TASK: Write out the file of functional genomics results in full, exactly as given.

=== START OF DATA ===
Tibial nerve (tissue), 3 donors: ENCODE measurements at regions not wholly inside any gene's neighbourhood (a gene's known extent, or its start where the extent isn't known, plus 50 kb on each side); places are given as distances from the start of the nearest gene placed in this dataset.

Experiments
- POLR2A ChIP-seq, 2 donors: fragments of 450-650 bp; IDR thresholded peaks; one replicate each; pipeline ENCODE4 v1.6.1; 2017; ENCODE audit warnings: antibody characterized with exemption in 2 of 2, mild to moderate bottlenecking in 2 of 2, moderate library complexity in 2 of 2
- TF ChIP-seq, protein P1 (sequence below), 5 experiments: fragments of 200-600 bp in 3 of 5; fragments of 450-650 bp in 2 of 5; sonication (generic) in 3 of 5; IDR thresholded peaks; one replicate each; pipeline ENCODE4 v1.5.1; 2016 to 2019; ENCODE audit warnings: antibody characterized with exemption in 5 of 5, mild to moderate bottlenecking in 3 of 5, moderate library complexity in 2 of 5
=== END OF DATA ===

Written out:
Tibial nerve (tissue), 3 donors: ENCODE measurements at regions not wholly inside any gene's neighbourhood (a gene's known extent, or its start where the extent isn't known, plus 50 kb on each side); places are given as distances from the start of the nearest gene placed in this dataset.

Experiments
- POLR2A ChIP-seq, 2 donors: fragments of 450-650 bp; IDR thresholded peaks; one replicate each; pipeline ENCODE4 v1.6.1; 2017; ENCODE audit warnings: antibody characterized with exemption in 2 of 2, mild to moderate bottlenecking in 2 of 2, moderate library complexity in 2 of 2
- TF ChIP-seq, protein P1 (sequence below), 5 experiments: fragments of 200-600 bp in 3 of 5; fragments of 450-650 bp in 2 of 5; sonication (generic) in 3 of 5; IDR thresholded peaks; one replicate each; pipeline ENCODE4 v1.5.1; 2016 to 2019; ENCODE audit warnings: antibody characterized with exemption in 5 of 5, mild to moderate bottlenecking in 3 of 5, moderate library complexity in 2 of 5